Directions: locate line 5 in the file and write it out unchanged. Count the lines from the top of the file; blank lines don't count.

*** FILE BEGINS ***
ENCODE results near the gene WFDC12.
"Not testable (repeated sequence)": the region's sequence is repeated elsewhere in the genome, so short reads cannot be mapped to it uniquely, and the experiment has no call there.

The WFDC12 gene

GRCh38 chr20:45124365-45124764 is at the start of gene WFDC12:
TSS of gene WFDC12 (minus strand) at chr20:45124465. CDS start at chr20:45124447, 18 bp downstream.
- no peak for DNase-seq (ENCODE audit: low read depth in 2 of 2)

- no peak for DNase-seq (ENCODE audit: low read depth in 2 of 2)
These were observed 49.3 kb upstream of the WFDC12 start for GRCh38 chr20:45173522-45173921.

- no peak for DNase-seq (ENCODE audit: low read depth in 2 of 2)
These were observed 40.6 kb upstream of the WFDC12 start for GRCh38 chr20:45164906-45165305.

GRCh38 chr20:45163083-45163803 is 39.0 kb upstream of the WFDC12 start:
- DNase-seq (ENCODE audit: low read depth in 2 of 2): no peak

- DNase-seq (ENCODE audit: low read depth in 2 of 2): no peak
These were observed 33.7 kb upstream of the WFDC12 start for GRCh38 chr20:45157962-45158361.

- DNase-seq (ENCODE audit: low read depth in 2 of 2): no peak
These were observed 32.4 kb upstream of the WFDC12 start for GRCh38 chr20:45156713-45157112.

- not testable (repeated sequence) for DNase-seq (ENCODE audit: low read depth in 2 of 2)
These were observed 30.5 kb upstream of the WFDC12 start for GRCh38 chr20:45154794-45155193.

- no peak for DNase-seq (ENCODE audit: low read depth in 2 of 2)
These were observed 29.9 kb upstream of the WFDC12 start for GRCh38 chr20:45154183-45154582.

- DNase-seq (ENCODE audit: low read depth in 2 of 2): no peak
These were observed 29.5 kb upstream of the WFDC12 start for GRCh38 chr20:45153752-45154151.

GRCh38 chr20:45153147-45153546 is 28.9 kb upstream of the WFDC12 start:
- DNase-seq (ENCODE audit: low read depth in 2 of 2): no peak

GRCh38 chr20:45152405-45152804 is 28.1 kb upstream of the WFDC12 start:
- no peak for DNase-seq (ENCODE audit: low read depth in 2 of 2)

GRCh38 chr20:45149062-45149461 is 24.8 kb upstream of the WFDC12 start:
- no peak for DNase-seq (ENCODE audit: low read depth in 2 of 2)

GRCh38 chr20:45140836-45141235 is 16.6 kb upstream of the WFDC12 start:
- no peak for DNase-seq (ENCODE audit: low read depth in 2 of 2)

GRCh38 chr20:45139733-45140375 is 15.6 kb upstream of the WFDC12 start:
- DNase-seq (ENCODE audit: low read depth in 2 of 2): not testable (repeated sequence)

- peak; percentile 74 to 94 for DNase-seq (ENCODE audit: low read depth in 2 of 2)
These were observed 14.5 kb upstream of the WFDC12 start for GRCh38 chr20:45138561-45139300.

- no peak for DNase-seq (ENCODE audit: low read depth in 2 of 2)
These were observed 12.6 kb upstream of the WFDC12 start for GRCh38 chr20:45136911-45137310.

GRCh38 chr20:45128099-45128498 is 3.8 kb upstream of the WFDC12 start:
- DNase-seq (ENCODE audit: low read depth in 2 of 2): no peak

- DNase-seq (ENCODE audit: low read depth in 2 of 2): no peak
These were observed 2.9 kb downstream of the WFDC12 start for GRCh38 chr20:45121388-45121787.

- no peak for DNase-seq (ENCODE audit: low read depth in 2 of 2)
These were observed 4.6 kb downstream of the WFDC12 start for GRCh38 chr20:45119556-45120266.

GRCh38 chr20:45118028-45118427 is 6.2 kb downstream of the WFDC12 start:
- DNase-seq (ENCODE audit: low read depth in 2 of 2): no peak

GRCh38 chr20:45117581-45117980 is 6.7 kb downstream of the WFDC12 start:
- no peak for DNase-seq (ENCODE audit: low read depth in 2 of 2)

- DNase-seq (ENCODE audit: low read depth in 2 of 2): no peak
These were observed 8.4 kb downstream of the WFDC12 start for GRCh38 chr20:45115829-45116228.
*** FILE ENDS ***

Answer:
TSS of gene WFDC12 (minus strand) at chr20:45124465. CDS start at chr20:45124447, 18 bp downstream.